12. Samba em Preludio (de Moraes/Powell) 5.11

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Yma Sumac – Miracles (1972)

FrontCover1.jpgYma Sumac (September 13, 1922 (birth certificate) or September 10, 1923 (later documents) – November 1, 2008), was a Peruvian coloratura soprano. In the 1950s, she was one of the most famous exponents of exotica music.

Sumac became an international success based on her extreme vocal range. She had six-and-a-half octaves according to some reports,[6] but other reports (and recordings) document four-and-a-half at the peak of her singing career.[2][7] (A typical trained singer has a range of about three octaves.)[8]

In one live recording of “Chuncho”, she sings a range of over four and a half octaves, from B2 to G♯7. She was able to sing notes in the low baritone register as well as notes above the range of an ordinary soprano and notes in the whistle register. Both low and high extremes can be heard in the song “Chuncho (The Forest Creatures)” (1953). She was also apparently able to sing in a remarkable “double voice”.

In 1954, classical composer Virgil Thomson described Sumac’s voice as “very low and warm, very high and birdlike”, noting that her range “is very close to five octaves, but is in no way inhuman or outlandish in sound.” In 2012, audio recording restoration expert John H. Haley favorably compared Sumac’s tone to opera singers Isabella Colbran, Maria Malibran, and Pauline Viardot. He described Sumac’s voice as not having the “bright penetrating peal of a true coloratura soprano”, but having in its place “an alluring sweet darkness … virtually unique in our time.” (by wikipedia)

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Miracles re-unites the extraordinary five-octave voice of Peru’s Yma Sumac with Les Baxter, the producer of her first album, “The Voice of Xtabay” (released in 1950). Acclaimed for her powerful and unique artistry, Miss Sumac achieved world fame during the Fifties with the use of Mr. Baxter’s productions. He has chosen to record Yma in a contemporary setting with a four-piece rock band and modern recording techniques. The results are a stunning showcase for an unparalleled performer.
Yma is an adventurous musician. She has conquered many modes, from Peruvian folksongs, through operatic arias, as well as popular Latin songs and international folk music. Now, in her very unique way, she tackles rock.
Miracles melds the most extraordinary music of this century with the most extraordinary voice of three generations – an improvisational tour de force. (www.discogs.com)

This a album full of magic and miracles … it´s a brilliant album ! What a voice !

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Besetzung:
Chuck Cowan (guitar)
Roger Cowan (bass)
Richard Person (organ)
Yma Sumac (vocals)
Skippy Switzer (drums)

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Tracklist:
01. Remember (Baxter) 4.03
02. Medicine Man (Baxter) 3.02
03. Let Me Hear You (Baxter) 2.24
04. Tree Of Life (Baxter) 2.53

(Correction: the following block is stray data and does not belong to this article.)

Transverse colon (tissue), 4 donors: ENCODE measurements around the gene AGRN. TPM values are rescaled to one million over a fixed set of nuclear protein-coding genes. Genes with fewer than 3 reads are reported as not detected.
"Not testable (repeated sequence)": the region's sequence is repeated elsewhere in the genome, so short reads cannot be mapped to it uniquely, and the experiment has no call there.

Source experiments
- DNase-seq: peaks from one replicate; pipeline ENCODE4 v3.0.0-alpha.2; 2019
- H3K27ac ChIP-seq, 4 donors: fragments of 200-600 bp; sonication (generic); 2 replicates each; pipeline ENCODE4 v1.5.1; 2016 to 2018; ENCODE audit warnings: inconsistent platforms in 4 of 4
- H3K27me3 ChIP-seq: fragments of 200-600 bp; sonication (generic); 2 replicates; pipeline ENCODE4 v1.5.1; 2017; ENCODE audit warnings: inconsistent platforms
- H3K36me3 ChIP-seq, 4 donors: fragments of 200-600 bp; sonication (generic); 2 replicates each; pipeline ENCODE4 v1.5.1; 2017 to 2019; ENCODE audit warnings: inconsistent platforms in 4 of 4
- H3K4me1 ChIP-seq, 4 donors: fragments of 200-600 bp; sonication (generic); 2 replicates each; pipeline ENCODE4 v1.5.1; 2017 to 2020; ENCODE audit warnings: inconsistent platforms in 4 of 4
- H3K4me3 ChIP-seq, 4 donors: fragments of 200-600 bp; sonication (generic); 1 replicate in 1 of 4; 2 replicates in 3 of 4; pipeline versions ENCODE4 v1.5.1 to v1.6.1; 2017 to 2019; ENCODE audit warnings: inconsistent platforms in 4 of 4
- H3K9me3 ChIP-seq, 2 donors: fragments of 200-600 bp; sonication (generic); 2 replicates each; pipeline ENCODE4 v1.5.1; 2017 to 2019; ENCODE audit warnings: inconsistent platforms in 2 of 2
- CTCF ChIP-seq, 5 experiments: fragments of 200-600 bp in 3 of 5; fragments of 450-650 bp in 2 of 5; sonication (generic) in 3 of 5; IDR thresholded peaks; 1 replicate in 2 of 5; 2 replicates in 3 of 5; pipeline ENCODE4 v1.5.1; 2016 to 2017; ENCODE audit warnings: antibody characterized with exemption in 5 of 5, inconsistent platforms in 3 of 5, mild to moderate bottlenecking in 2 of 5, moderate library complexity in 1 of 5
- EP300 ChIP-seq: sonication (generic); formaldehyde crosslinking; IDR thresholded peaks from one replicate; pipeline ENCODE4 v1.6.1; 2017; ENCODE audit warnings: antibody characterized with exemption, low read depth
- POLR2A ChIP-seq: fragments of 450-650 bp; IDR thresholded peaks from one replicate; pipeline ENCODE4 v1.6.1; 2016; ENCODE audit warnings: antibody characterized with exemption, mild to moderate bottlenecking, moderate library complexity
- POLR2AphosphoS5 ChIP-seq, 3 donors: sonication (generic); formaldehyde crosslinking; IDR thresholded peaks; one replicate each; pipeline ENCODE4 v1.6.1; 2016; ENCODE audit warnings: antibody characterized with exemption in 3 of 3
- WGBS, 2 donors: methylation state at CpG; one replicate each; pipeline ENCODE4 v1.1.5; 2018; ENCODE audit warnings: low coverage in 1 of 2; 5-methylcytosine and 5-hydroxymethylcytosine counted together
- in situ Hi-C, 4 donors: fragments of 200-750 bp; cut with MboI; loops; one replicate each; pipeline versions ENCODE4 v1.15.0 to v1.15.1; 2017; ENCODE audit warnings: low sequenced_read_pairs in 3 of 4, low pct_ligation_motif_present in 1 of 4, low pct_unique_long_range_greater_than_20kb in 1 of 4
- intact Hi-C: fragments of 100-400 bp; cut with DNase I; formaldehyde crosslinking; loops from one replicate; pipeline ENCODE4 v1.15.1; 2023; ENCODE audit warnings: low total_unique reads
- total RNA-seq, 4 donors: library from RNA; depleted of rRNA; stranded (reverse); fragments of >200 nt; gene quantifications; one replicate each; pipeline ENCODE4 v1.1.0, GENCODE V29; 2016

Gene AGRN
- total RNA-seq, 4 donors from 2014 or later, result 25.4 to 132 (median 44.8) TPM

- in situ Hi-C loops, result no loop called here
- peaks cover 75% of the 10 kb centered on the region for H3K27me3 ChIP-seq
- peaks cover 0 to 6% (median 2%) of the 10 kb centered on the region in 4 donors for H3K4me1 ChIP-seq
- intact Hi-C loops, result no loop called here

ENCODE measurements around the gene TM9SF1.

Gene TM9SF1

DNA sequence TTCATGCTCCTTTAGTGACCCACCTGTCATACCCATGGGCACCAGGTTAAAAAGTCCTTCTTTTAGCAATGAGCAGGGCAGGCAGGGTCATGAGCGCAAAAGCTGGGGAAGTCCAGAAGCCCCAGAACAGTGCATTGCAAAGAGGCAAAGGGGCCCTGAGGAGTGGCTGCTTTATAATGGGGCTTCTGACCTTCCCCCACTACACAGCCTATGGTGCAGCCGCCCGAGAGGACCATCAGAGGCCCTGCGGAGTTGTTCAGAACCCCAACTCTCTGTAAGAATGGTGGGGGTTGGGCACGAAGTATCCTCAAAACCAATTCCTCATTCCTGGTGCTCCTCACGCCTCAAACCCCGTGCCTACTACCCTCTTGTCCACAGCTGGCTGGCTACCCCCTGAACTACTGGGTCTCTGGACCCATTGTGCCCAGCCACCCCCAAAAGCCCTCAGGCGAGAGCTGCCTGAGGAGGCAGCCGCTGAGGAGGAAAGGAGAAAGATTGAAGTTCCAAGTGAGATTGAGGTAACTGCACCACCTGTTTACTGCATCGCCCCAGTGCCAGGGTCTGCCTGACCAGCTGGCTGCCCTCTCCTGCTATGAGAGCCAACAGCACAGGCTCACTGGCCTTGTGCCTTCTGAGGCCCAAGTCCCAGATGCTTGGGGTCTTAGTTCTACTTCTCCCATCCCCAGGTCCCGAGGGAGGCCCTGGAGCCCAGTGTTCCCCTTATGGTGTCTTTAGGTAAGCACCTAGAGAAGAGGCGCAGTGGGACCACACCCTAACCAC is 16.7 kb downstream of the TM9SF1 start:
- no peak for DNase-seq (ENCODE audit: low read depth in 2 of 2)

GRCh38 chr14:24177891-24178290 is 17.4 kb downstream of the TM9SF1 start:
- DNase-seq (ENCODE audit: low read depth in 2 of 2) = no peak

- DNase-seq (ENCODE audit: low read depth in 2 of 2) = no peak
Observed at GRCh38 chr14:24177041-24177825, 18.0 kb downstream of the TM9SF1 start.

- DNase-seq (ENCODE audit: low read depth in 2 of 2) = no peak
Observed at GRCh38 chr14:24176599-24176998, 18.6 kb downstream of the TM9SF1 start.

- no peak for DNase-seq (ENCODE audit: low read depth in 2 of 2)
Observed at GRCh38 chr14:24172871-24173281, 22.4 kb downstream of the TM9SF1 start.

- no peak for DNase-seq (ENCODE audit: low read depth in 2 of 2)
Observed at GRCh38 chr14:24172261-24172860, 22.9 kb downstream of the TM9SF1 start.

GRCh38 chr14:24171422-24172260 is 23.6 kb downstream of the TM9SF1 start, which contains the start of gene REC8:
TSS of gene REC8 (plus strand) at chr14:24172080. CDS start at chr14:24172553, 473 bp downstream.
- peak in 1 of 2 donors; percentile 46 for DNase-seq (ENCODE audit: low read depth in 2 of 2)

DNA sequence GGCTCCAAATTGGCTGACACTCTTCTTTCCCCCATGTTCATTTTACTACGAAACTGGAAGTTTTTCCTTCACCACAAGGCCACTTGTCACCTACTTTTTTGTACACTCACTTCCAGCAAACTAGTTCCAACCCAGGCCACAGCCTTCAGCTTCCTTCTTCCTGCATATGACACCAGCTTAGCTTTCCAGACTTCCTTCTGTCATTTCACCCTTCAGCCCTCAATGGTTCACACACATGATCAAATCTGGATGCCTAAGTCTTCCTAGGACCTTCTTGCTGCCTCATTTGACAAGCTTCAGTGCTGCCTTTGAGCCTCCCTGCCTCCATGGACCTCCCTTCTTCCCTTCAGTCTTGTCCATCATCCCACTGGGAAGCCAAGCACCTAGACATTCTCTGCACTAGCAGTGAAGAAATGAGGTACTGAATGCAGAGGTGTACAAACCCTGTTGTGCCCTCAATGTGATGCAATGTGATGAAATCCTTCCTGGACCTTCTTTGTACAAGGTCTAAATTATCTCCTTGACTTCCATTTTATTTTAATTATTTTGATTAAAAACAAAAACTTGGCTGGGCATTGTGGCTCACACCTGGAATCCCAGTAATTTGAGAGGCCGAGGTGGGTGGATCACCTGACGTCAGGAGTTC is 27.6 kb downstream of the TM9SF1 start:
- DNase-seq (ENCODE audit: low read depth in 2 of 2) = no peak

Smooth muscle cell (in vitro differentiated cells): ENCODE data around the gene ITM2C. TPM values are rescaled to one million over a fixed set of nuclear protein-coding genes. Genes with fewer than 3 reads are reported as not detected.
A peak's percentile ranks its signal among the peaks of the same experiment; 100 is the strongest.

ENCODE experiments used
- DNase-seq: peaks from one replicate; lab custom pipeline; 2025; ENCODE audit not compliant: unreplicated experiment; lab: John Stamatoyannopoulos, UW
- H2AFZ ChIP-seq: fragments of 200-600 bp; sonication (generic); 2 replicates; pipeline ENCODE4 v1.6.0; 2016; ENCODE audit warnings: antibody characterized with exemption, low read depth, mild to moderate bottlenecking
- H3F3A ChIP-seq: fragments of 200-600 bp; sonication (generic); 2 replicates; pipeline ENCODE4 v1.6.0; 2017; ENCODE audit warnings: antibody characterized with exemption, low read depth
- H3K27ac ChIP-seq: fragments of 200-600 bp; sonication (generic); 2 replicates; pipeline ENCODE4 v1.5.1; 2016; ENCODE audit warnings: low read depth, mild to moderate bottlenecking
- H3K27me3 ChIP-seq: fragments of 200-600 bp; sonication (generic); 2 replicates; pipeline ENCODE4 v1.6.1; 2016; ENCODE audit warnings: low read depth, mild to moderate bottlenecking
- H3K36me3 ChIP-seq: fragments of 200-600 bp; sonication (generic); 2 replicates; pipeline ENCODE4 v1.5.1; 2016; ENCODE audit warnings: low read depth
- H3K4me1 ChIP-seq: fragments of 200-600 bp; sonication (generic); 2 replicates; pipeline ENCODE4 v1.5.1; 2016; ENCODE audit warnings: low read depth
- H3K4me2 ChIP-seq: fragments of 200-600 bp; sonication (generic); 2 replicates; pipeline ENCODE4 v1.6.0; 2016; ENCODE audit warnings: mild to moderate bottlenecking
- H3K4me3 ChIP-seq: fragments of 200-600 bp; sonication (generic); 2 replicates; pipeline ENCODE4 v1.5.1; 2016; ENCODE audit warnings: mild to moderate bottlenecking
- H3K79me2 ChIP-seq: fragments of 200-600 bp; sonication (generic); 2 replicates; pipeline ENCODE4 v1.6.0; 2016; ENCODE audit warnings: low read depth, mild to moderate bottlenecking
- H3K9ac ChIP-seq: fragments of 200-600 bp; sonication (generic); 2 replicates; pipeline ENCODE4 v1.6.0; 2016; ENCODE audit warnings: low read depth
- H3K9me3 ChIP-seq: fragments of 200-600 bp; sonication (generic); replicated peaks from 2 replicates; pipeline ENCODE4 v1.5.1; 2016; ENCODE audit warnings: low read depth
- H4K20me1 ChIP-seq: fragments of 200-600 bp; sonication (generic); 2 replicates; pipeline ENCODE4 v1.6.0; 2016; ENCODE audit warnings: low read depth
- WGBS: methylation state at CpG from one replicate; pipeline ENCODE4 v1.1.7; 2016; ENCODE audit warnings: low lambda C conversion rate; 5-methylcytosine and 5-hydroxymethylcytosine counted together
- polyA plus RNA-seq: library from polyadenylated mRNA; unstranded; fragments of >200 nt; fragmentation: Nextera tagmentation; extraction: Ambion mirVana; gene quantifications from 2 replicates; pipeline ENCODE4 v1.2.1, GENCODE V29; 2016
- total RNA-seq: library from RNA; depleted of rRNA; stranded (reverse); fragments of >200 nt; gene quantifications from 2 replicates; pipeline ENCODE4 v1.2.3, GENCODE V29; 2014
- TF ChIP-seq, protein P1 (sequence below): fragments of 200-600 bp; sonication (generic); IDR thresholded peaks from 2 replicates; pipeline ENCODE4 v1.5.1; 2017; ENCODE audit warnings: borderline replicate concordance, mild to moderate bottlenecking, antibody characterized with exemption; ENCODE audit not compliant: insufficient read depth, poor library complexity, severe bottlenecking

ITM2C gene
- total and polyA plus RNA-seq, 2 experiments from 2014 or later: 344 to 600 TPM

05. Flame Tree (Baxter) 2.42
06. Zebra (Baxter) 2.48
07. Azure Sands (Baxter) 2.34
08. Look Around (Baxter) 2.16
09. Magenta Mountain (Baxter) 2.43
10. El Condor Pasa (Robles/Milchberg/Simon) 4.44

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Cal Tjader – Plays The Contemporary Music Of Mexico And Brazil (1962)

FrontCover1.jpgCal Tjader Plays the Contemporary Music of Mexico and Brazil is a 1962 studio album by Cal Tjader.

This 1962 set by Cal Tjader, recorded at the beginning of the bossa nova craze in the United States (released in the same year and on the same label as the smash Jazz Samba by Stan Getz and Charlie Byrd), has one of the most boring titles imaginable, and it doesn’t begin to describe the laid-back yet magical innovations in the grooves. Produced by Creed Taylor, the date was arranged and orchestrated by the great pianist Clare Fischer (who also wrote the liner notes). Tjader set out to offer a very modern portrait of the music pouring out of Mexico City by showcasing selected Mario Ruíz Armengol compositions, and out of Brazil by spotlighting numbers by singers such as Elisete Cardoso and João Gilberto. Tjader’s vibes are placed in juxtaposition with Fischer’s piano and percussion by Changuito, Milt CalTjader01Holland, and Johnny Rae, with a woodwind section that included both Don Shelton and Paul Horn, and even some wordless exotica vocals by Ardeen DeCamp. In addition, Brazilian guitar star Laurindo Almeida helps out on about half the set and contributed “Chôro e Batuque,” while Fischer offers “Elisete,” named for the singer. The feel here is gentle with infectious rhythms and beautifully wrought woodwinds (check “Se é Tarde, Me Perdoa”), gorgeous piano, and spacious vibes. The arrangements by Fischer certainly represent the era, but they endure into the 21st century because of the shining example of interplay between the percussion and melodies (note the breezy “Silenciosa”). Tjader had been playing samba on records for a number of years by this point, and worked with Getz in 1957, but this was the first place he allowed his own complex yet delightfully subtle melodic (rather than just rhythmic) sensibilities to shine on the vibes. The most remarkable thing about this set is how effortlessly the two traditions blend. (by Thom Jurek)